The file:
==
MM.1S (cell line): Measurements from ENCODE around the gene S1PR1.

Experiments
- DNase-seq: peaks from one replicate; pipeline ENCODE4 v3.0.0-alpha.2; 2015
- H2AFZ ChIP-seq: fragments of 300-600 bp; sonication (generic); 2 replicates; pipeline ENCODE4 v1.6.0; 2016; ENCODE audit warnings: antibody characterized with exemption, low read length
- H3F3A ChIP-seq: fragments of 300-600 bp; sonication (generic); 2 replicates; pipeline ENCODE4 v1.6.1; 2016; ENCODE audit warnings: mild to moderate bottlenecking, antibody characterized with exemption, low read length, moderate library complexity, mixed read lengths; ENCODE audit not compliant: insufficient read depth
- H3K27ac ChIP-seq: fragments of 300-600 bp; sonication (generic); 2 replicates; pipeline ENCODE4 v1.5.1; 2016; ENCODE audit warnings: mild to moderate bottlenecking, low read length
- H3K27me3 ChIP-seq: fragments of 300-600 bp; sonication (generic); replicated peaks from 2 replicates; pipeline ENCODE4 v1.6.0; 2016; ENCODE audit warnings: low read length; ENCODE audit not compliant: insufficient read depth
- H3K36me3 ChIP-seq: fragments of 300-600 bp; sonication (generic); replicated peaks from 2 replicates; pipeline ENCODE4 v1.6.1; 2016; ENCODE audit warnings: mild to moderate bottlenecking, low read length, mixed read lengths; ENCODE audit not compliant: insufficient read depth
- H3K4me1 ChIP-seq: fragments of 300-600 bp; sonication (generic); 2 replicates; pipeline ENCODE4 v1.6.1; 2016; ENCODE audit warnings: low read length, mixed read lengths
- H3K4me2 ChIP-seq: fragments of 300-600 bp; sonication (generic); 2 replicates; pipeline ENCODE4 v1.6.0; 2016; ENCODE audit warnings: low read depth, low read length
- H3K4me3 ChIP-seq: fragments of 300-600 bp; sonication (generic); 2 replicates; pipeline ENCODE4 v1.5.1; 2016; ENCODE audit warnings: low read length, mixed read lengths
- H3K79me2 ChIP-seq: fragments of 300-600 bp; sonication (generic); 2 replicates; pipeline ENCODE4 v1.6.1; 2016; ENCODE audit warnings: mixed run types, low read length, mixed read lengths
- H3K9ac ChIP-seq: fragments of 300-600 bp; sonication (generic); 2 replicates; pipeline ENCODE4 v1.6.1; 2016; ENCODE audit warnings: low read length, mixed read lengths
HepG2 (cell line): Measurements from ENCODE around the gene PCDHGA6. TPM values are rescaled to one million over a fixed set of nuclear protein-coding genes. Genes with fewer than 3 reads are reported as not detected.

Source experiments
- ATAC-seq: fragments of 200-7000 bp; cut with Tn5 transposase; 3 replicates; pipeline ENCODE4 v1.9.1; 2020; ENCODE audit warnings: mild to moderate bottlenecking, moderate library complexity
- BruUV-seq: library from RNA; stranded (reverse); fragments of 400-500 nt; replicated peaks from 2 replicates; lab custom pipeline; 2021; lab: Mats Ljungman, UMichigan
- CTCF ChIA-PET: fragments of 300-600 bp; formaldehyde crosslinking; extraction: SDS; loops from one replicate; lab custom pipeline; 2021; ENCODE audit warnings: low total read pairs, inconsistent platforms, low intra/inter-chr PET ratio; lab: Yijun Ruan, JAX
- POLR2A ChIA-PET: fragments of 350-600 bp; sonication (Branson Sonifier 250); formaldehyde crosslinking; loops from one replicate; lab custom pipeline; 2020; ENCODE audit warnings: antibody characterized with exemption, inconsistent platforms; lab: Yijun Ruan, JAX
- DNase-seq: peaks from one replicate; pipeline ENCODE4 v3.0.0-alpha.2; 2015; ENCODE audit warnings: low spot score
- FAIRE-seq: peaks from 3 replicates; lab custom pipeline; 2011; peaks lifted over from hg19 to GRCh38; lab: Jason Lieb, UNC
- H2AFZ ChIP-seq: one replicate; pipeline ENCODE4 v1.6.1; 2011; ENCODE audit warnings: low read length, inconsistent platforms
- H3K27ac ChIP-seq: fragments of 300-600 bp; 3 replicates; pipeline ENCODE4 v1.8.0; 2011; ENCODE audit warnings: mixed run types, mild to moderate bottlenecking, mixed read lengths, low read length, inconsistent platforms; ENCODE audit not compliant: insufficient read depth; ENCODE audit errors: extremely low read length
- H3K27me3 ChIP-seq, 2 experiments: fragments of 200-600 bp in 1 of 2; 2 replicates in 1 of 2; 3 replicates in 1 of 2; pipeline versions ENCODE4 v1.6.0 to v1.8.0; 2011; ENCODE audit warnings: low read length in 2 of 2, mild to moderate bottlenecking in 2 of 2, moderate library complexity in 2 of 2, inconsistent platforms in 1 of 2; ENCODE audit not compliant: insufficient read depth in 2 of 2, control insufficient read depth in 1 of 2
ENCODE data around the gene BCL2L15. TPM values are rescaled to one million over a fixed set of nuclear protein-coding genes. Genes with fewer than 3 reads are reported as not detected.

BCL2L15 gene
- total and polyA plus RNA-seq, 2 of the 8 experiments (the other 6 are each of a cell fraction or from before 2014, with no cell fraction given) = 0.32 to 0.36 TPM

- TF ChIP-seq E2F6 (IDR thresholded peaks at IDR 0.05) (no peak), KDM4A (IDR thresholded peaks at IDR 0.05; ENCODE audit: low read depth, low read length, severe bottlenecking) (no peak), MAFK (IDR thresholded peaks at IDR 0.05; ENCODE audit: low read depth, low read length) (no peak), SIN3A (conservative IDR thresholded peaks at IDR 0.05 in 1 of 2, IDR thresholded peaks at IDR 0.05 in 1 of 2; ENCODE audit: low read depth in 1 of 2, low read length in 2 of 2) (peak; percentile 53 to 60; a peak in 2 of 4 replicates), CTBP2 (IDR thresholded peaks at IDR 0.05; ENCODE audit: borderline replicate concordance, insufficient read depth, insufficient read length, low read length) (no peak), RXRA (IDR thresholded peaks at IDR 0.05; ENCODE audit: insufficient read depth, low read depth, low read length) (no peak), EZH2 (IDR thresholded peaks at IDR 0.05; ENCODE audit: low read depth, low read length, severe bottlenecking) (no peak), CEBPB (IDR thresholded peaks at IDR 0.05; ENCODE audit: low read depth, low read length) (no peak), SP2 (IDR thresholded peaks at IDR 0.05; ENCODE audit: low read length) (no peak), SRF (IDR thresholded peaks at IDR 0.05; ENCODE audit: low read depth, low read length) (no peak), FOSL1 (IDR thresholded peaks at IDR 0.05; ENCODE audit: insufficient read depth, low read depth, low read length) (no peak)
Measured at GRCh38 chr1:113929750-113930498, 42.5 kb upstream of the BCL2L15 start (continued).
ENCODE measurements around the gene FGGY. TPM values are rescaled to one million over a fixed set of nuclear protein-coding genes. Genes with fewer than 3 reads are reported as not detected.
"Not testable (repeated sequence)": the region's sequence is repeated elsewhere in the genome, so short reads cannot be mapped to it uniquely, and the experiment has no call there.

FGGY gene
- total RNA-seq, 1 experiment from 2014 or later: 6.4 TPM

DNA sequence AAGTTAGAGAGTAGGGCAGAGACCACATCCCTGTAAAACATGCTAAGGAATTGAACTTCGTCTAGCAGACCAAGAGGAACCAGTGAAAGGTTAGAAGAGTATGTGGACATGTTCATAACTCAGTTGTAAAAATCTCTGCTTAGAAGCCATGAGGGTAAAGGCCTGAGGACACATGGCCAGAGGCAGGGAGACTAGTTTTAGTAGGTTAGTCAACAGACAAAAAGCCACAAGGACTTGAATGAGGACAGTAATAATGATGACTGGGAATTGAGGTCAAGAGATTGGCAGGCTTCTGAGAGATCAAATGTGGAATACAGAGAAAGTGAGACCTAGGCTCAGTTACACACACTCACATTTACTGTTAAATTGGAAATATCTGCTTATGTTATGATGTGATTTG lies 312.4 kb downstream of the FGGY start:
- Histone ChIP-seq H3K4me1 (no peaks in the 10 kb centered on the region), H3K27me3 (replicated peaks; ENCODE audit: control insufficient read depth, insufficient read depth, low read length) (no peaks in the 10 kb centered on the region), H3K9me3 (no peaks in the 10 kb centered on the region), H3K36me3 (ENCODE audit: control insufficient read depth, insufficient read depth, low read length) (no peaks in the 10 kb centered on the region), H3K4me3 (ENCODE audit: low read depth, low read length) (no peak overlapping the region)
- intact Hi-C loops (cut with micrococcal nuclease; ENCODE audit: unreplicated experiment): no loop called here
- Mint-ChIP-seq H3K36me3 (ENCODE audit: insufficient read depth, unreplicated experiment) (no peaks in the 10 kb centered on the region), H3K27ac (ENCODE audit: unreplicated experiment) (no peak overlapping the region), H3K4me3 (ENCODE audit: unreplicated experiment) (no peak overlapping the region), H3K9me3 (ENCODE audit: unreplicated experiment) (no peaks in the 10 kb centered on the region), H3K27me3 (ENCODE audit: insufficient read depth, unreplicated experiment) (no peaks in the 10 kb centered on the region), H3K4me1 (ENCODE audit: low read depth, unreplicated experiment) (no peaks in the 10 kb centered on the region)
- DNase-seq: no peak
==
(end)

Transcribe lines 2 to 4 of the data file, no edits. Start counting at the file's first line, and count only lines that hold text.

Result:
Experiments
- DNase-seq: peaks from one replicate; pipeline ENCODE4 v3.0.0-alpha.2; 2015
- H2AFZ ChIP-seq: fragments of 300-600 bp; sonication (generic); 2 replicates; pipeline ENCODE4 v1.6.0; 2016; ENCODE audit warnings: antibody characterized with exemption, low read length